230316 Pediatric Preparedness of Emergency Medical Services Providers for Blast and Radiological-related Incidents

Monday, November 8, 2010 : 11:10 AM - 11:30 AM

Michael J. Reilly, DrPH, MPH, NREMT-P CEM , National Center for Disaster Preparedness, Columbia University, Mailman School of Public Health, New York, NY
David S. Markenson, MD , Center for Disaster Medicine, New York Medical College, School of Public Health, Valhalla, NY
Introduction: Recent reports have discussed major deficiencies in the preparedness of emergency medical services (EMS) systems to effectively respond to disasters, terrorism and other public health emergencies. Lack of funding, lack of national uniformity of systems and oversight, and lack of necessary education and training have all been cited as reasons for the inadequate emergency medical preparedness in the US. Methods: A nationally representative sample of the basic and paramedic emergency medical service providers in the United States was surveyed to assess whether they had received training in pediatric considerations for blast and radiological-related events, as part of their initial provider training and continuing medical education (CME) within the past 24 months. Providers were also surveyed as to their comfort level in responding to and treating pediatric victims of these events. Results: Greater than 70% of respondents reported no training as part of their initial provider education in considerations for pediatrics following blast events. Over 80% of respondents reported no training in considerations for pediatrics following events associated with a release of radiation or radioactivity. 88% of respondents stated they were not comfortable with responding to or treating pediatric victims of a radiological incident. Conclusions: EMS workers with more hours of training in these areas report higher levels of comfort responding to and treating victims of these incidents. National standards on education of EMS workers should include content on terrorism-related morbidity and mortality in order to improve the capacity of the Nation's medical first responders to mitigate a terrorist attack.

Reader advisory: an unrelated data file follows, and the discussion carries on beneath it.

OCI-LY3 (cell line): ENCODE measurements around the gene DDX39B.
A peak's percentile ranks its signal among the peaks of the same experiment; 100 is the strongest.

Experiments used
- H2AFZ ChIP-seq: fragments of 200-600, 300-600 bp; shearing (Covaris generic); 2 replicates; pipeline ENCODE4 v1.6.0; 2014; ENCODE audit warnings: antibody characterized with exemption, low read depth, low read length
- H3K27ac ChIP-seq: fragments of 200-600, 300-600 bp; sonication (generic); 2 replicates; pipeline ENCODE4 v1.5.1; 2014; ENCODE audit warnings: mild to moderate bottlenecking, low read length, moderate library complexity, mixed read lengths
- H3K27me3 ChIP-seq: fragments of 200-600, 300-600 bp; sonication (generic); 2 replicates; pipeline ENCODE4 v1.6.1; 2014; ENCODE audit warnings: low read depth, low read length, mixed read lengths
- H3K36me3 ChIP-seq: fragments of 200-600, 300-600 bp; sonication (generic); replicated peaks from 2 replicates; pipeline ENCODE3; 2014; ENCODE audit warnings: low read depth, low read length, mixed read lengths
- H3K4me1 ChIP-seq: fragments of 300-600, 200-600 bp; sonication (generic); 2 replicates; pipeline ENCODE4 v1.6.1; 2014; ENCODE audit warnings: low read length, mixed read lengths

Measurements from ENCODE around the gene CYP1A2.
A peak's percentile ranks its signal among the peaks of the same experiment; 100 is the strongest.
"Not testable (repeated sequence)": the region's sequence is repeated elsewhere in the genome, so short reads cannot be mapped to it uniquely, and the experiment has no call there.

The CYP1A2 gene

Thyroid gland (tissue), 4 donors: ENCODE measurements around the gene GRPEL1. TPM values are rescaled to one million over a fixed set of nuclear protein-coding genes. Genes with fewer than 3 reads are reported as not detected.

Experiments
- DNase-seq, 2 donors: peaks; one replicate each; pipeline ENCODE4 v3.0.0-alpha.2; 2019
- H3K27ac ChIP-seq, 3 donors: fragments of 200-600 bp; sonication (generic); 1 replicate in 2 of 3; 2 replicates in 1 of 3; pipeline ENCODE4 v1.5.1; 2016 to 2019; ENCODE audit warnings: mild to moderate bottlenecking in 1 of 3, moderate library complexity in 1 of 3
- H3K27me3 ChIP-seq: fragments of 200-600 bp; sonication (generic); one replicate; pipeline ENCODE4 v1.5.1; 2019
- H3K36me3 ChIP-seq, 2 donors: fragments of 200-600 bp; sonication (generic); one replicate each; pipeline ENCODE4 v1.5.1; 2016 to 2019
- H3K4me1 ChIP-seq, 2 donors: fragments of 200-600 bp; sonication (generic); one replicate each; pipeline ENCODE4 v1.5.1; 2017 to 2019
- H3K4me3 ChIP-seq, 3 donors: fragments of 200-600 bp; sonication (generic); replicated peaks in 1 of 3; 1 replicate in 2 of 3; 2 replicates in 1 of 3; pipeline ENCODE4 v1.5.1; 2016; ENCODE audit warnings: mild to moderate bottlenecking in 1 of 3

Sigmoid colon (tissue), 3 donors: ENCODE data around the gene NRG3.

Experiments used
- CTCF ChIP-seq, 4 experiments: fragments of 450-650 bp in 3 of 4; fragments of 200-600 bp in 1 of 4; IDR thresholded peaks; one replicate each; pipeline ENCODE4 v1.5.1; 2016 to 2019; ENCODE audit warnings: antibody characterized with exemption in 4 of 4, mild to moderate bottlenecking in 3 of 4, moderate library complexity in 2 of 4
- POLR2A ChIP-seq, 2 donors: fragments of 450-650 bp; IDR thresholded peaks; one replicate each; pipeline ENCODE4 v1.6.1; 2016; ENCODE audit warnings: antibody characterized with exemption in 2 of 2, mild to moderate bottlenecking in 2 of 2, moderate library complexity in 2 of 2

Learning Objectives:
Objective: Describe the lack of preparedness among US medical first responders for mass casualty events involving pediatric victims. Objective: Discuss the educational and operational barriers to low levels of self-reported comfort in responding to and treating pediatric victims of blast and radiological-related events. Objective: Identify strategies to improve the comfort and willingness of emergency medical services providers to respond to and effectively manage mass casualty events involving pediatric victims.

Keywords: Disasters, Pediatrics

Presenting author's disclosure statement:

Qualified on the content I am responsible for because: I am the assistant director of the Center for Disaster Medicine at New York Medical College and engage in research directed at emergency, disaster and public health preparedness.
Any relevant financial relationships? No

I agree to comply with the American Public Health Association Conflict of Interest and Commercial Support Guidelines, and to disclose to the participants any off-label or experimental uses of a commercial product or service discussed in my presentation.